Looking at more recent times, since the start of the Millennium, these increases in property values have generated large increases in equity for many homeowners but on the other side of the coin also making housing unaffordable for other people.  It might interest readers to note that most of Europe experienced sharp increases in property values in the early years of 2000’s, with only Spain beating  us (although we know what has happened to the Spanish property market over the last few years!).  In the 2000’s, the British situation was different in two regards.  First the property value boom started earlier and saw more sustained increases, second, the regional pattern was fairly uniform.
However, since 2010, the regional pattern has been completely different in the UK.  Compared with  2007 (the last property boom), average property values today in England and Wales are 1.2% higher, whilst in Greater London, they are 35.7% higher, whereas in Thanet they are 7.01% higher. The London property market has been like a different country.  Looking specifically at Thanet though, it has continued for first time buyers to get on the housing ladder.  The best measure of the affordability of housing is the ratio of Thanet Property Prices to Thanet Average Wages, (the higher the ratio, the less affordable properties are).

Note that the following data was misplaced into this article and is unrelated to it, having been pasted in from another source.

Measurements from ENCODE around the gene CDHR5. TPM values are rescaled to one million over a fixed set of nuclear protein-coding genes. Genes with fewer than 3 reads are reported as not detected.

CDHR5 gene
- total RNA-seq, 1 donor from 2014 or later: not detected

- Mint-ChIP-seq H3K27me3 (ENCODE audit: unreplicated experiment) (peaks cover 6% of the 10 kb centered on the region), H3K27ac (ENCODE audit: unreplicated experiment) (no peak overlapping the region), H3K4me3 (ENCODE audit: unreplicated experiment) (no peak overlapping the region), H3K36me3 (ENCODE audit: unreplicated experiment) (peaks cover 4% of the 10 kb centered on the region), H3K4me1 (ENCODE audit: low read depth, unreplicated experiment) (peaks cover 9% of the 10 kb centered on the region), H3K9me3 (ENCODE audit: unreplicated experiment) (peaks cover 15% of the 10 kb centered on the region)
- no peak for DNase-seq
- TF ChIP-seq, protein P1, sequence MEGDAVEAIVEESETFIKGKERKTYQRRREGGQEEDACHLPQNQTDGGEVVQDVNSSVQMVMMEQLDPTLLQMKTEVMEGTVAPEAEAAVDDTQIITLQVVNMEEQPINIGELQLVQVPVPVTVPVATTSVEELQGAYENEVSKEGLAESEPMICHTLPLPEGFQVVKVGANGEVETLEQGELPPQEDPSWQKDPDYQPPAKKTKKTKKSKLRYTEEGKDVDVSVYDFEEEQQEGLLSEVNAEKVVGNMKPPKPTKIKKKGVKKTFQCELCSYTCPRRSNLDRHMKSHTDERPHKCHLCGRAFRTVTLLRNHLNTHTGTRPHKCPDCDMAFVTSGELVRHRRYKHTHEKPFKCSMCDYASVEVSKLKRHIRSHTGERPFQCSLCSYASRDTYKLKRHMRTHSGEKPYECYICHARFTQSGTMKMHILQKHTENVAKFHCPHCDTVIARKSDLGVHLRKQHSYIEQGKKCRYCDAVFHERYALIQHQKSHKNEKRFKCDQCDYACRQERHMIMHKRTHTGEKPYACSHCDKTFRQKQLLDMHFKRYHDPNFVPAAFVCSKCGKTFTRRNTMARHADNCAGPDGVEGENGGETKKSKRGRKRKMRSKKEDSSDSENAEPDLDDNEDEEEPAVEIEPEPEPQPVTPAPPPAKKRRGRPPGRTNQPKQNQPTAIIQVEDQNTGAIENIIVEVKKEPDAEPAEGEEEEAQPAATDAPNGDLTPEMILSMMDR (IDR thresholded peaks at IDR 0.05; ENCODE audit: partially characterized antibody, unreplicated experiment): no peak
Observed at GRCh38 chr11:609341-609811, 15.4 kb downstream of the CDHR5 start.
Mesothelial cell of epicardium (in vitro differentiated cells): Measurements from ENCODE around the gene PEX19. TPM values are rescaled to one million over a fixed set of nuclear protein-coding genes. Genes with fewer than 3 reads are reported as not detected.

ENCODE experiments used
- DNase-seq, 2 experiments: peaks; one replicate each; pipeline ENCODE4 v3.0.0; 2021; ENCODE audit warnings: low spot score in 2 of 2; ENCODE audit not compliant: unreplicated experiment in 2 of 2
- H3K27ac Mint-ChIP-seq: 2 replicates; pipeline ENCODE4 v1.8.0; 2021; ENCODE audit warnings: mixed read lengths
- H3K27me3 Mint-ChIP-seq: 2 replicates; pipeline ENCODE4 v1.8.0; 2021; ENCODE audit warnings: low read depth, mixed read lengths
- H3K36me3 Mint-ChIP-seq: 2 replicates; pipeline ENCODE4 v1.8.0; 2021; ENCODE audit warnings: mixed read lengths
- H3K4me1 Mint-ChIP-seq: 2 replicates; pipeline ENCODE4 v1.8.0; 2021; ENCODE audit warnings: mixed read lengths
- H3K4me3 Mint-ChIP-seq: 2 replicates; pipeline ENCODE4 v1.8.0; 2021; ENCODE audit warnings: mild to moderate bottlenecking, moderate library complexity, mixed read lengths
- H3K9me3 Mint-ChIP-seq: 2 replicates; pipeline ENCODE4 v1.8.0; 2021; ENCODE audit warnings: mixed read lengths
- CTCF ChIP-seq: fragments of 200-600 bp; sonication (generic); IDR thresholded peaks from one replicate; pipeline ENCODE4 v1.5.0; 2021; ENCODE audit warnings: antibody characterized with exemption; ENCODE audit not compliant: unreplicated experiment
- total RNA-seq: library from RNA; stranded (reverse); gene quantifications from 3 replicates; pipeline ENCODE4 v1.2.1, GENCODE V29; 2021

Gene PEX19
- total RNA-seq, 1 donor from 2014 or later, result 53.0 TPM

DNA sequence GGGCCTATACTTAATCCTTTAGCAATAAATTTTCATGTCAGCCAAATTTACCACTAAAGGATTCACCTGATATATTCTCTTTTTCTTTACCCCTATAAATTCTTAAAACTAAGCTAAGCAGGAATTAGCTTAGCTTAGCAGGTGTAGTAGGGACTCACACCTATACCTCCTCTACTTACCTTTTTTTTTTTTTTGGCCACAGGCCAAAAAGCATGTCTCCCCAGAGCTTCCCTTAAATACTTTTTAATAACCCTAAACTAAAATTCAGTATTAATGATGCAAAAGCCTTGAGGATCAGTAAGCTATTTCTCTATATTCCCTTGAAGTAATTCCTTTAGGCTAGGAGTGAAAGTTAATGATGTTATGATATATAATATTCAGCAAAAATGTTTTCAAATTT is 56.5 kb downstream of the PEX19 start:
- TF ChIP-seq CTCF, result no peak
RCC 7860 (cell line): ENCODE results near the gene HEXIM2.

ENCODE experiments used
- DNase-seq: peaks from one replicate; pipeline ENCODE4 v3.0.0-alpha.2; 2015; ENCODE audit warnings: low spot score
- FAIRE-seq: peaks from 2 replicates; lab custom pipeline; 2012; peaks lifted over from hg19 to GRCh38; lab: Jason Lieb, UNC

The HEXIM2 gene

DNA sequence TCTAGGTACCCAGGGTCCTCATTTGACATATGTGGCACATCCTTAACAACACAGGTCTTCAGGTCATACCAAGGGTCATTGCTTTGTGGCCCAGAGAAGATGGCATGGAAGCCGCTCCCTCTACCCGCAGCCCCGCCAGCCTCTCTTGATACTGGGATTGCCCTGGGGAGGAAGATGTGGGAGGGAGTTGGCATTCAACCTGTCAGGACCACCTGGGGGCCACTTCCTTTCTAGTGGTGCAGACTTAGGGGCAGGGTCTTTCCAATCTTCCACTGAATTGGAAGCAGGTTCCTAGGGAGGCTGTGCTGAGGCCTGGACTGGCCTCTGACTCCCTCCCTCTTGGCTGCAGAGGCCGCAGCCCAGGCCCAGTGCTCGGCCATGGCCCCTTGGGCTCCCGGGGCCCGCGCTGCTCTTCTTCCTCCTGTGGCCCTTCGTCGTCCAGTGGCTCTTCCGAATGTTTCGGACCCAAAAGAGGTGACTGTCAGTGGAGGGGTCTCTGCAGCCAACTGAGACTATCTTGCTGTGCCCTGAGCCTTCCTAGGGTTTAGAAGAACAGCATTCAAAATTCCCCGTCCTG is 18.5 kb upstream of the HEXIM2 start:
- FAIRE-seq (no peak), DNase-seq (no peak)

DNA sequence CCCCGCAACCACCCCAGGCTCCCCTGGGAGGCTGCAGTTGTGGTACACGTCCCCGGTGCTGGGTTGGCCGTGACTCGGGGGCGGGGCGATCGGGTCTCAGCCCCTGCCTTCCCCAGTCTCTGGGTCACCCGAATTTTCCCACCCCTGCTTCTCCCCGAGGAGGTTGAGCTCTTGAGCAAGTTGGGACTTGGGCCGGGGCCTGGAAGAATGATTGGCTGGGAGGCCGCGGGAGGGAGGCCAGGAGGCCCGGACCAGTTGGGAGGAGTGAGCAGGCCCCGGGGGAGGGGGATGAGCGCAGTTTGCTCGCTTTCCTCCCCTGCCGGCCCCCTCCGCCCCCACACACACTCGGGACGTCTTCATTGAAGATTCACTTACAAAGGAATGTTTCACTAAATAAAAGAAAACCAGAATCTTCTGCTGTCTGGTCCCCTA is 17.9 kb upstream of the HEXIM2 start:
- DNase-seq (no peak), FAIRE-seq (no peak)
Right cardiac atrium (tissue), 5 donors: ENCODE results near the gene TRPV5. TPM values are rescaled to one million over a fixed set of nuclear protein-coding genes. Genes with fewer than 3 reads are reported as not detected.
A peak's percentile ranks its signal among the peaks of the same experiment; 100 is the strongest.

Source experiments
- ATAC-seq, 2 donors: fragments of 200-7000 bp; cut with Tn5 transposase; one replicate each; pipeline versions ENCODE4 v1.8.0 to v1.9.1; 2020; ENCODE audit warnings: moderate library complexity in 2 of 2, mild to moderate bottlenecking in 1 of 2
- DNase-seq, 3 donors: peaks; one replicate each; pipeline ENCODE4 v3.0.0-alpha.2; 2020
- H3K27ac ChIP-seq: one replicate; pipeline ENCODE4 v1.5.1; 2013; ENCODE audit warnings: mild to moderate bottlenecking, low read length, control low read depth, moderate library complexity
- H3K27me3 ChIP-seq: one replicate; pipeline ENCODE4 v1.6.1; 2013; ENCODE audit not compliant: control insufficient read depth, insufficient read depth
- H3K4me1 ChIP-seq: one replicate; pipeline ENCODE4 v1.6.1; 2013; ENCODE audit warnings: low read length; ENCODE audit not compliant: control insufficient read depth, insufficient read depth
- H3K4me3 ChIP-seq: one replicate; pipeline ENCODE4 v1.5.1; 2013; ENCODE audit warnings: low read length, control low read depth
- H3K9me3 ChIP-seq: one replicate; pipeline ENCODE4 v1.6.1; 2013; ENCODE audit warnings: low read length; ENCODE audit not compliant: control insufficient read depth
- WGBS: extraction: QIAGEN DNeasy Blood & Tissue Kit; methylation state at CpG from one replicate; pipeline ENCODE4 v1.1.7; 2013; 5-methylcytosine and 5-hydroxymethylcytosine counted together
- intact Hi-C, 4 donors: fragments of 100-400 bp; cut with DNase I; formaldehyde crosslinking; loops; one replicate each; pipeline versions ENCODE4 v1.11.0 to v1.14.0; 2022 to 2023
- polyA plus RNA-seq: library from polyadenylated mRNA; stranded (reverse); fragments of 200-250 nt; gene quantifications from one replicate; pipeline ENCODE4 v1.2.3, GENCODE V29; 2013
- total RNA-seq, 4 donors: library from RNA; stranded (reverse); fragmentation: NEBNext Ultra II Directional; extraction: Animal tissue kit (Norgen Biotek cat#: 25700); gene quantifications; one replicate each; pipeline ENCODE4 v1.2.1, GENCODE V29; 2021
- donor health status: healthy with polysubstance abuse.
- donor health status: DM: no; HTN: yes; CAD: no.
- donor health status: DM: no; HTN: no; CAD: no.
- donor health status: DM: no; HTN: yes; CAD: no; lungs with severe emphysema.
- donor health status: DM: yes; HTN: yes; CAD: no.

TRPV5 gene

·         1997       3.42 to 1  (i.e. the average value of a Thanet property was 3.42 times higher than the average annual wage in Thanet)
·         2000       3.87 to 1
·         2002       4.59 to 1
·         2003       6.45 to 1
·         2007       7.62 to 1
·         2009       7.28 to 1
·         2012       7.49 to 1
·         Today    8.36 to 1
You  can see quite clearly, even though we had an improvement just after the 2007 property crash (i.e. the ratio dropped), in following subsequent years with Thanet house price’s rising but wages not keeping up with them,  the ratio started rise.  This has meant there has been a deterioration in affordability of property in Thanet over the last couple of years.  This is one of the (many) reasons why the younger generation is deciding more and more to rent instead of buy their own house.  The local Council sold off council houses in the Thatcher years and for many on low incomes or with little capital, owning a home has simply never been an option.